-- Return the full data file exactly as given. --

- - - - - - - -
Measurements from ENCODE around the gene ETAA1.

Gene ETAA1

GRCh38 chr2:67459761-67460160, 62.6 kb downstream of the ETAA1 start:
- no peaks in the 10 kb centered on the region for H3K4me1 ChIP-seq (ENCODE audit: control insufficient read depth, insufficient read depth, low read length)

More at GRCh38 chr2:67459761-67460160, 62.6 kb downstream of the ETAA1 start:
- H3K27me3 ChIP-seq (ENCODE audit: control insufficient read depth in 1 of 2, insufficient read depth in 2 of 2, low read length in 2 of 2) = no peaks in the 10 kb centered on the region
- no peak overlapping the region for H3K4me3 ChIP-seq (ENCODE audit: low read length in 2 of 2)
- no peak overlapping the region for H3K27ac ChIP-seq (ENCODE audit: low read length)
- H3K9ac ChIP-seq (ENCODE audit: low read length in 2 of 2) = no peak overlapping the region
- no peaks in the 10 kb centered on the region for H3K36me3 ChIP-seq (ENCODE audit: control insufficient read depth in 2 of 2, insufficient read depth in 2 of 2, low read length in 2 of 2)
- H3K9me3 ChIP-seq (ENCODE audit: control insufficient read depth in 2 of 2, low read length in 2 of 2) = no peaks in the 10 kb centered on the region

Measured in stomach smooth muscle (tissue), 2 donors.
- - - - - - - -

Measurements from ENCODE around the gene ETAA1.

Gene ETAA1

GRCh38 chr2:67459761-67460160, 62.6 kb downstream of the ETAA1 start:
- no peaks in the 10 kb centered on the region for H3K4me1 ChIP-seq (ENCODE audit: control insufficient read depth, insufficient read depth, low read length)

More at GRCh38 chr2:67459761-67460160, 62.6 kb downstream of the ETAA1 start:
- H3K27me3 ChIP-seq (ENCODE audit: control insufficient read depth in 1 of 2, insufficient read depth in 2 of 2, low read length in 2 of 2) = no peaks in the 10 kb centered on the region
- no peak overlapping the region for H3K4me3 ChIP-seq (ENCODE audit: low read length in 2 of 2)
- no peak overlapping the region for H3K27ac ChIP-seq (ENCODE audit: low read length)
- H3K9ac ChIP-seq (ENCODE audit: low read length in 2 of 2) = no peak overlapping the region
- no peaks in the 10 kb centered on the region for H3K36me3 ChIP-seq (ENCODE audit: control insufficient read depth in 2 of 2, insufficient read depth in 2 of 2, low read length in 2 of 2)
- H3K9me3 ChIP-seq (ENCODE audit: control insufficient read depth in 2 of 2, low read length in 2 of 2) = no peaks in the 10 kb centered on the region

Measured in stomach smooth muscle (tissue), 2 donors.